The hash function 432 computes a valid authenticator value using the secret key 434 and the serial number 410 and outputs it to a comparator 436, which may be any function for comparing two sets of data. The authenticator value 412 from the local computer 401 is also provided to the comparator 436, which compares it to the output of the hash function 432. The authenticator 430 returns an appropriate indication to the local computer 401 based on the comparison of the hash function 432 output to the authenticator value 412. For example, if the comparison is positive, the authenticator 430 may return an authorization code (not shown) that the local computer 401 uses to indicate that the software product is licensed and authorized for unlimited use. If the comparison is negative, the authenticator 430 may return a failure to the local computer 401, which could disable the software product or allow it to execute for a limited time, or with limited functionality, or both.
Additionally, device 500 may also have other features and functionality. For example, device 500 may also include additional storage (removable and/or non-removable) including, but not limited to, magnetic or optical disks or tape. Such additional storage is illustrated in
Computing device 500 includes one or more communication connections 514 that allow computing device 500 to communicate with one or more computers and/or applications 513. Device 500 may also have input device(s) 512 such as a keyboard, mouse, digitizer or other touch-input device, voice input device, etc. Output device(s) 511 such as a monitor, speakers, printer, PDA, mobile phone, and other types of digital display devices may also be included. These devices are well known in the art and need not be discussed at length here.
The principles and concepts will now be described with reference to sample processes that may be implemented by a computing device, such as the computing device illustrated in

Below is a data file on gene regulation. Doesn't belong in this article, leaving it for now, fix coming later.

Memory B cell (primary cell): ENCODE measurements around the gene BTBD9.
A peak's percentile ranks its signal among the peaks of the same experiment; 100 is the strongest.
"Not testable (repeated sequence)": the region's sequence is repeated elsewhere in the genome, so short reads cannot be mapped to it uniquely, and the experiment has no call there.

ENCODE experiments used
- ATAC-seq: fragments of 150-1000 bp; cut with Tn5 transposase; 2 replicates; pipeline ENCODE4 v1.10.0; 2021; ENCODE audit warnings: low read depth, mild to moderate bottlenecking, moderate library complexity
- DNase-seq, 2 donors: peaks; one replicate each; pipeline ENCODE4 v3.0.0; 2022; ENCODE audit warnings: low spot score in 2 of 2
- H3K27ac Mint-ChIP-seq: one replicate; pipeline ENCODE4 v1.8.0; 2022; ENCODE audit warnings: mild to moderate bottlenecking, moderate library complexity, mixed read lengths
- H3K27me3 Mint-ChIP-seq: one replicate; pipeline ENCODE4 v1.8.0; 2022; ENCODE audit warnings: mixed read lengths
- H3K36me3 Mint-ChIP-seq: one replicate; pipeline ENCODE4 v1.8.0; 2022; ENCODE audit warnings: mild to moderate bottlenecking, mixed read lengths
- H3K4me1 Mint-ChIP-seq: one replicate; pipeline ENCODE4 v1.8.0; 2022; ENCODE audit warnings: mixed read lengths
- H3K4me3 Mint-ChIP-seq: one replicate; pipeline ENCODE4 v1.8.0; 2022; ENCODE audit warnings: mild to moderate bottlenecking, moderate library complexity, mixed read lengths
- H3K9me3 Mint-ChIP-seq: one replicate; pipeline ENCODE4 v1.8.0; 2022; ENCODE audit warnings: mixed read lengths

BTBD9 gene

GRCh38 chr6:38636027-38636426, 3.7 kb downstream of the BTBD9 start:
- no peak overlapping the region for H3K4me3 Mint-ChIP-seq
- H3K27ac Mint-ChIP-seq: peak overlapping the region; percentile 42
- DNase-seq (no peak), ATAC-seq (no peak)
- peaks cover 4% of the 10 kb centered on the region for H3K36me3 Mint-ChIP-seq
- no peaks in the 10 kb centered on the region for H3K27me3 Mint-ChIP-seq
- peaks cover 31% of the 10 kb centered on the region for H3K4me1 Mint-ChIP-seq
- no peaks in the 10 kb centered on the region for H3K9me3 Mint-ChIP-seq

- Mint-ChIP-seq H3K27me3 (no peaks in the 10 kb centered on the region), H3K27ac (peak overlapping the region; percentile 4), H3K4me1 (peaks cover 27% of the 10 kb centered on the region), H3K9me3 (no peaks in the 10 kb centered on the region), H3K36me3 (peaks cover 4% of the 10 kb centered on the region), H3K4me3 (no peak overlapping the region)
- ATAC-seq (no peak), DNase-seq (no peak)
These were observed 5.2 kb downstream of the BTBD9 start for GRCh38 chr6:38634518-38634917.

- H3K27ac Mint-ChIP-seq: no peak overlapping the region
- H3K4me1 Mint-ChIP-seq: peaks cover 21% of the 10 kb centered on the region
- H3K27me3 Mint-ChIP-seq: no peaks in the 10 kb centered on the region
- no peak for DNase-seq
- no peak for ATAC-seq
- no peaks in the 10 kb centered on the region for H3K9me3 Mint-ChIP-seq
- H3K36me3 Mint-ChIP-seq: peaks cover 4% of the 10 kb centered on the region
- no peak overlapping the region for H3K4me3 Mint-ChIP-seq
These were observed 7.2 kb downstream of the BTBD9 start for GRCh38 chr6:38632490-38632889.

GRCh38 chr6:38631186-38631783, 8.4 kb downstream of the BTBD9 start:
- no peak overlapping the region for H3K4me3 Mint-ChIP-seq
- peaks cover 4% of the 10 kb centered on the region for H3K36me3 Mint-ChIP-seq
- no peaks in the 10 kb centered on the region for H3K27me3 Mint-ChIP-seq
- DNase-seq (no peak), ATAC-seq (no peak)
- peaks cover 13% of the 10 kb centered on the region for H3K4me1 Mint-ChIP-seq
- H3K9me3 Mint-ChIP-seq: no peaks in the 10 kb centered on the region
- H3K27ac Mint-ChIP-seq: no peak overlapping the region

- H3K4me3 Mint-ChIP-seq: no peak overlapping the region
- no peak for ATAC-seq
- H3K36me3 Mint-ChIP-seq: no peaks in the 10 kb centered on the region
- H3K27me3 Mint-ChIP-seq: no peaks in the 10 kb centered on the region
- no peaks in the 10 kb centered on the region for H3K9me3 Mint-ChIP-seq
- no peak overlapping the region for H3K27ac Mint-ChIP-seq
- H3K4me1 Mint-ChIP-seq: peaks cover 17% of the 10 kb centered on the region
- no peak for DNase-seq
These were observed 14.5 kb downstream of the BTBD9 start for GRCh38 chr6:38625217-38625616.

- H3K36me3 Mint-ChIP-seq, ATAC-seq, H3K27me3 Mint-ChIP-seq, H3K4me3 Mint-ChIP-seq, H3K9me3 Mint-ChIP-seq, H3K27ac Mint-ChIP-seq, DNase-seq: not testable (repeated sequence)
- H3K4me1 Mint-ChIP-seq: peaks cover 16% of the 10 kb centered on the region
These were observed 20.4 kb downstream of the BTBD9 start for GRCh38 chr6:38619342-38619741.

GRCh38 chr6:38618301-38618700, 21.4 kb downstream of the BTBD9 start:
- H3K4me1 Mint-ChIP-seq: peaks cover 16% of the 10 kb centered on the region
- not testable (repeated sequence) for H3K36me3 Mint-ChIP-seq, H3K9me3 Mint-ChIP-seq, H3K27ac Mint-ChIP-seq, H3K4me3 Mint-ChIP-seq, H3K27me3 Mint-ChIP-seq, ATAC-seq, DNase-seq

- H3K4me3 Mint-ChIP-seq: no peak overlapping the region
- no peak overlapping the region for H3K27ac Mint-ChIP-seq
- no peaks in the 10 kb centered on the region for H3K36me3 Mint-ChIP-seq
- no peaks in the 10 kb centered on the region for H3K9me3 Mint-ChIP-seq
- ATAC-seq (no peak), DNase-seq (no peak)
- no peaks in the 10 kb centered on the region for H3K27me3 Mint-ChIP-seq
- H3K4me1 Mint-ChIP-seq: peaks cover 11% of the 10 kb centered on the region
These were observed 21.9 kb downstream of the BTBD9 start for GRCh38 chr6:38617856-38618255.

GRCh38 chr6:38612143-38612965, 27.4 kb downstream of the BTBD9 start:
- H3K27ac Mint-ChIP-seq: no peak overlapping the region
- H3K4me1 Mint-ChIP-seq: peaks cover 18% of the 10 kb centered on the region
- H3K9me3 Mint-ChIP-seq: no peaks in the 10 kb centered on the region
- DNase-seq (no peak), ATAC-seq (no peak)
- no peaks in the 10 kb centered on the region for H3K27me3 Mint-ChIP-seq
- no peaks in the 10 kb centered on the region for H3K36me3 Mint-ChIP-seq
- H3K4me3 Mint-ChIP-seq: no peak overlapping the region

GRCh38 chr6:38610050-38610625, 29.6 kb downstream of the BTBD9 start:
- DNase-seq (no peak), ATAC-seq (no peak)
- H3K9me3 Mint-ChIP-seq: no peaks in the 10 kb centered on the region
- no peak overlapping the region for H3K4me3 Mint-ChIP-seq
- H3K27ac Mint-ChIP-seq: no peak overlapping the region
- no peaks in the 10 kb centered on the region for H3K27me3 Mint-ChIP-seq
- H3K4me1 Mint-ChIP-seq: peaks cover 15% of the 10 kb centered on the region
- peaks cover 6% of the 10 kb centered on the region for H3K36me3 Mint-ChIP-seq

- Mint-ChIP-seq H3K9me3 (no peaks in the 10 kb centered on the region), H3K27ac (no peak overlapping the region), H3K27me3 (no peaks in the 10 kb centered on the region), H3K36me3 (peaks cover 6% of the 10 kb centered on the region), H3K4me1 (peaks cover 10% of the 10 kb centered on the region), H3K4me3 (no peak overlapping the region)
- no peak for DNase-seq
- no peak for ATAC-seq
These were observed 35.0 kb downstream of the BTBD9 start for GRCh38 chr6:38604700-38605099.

At block 601, a serial number is created for a unique instance of a software product. The unique instance may be one particular copy of the software product, it may be a related group of instances, it may be a series of identified instances of the software product, or the like. The serial number may take any desired form, such as one number in a series of numbers, a random number, or any other value that can be associated with a product, such as the software product.
At block 603, an authenticator value is created based on the serial number and a secret. The authenticator value may be created using any appropriate technique for generating one value based on another value in combination with a secret. In one particular implementation, the authenticator value may be generated using a hash function in combination with a secret cryptographic key. Other examples are also possible, such as an encryption algorithm.
At block 605, optionally, a checksum value (e.g., a CRC value) may be computed on the serial number and the authenticator value. The CRC value may be used to identify errors in the authenticator value and the serial number.
At block 607, each of the constituent parts (e.g., the serial number, the authenticator value, and the checksum value) are assembled in to a product key. At that point, the product key may be delivered in combination with or in conjunction with a new software product.
At block 701, a product key is received. The product key may be received in response to a prompt for the product key, such as a dialog box presented by an activation process. In another implementation, the product key may be provided programmatically, such as by electronic messaging or communication means.
At block 703, the product key is parsed into its constituent components. In one implementation, the constituent components include at least a serial number and an authenticator value. The serial number is a unique value associated with the software product being installed. The authenticator value is a value encoded in such a manner that it cannot be easily evaluated without knowledge of a secret. The product key may additionally and optionally include a CRC value, which is a checksum of the serial number and the authenticator value.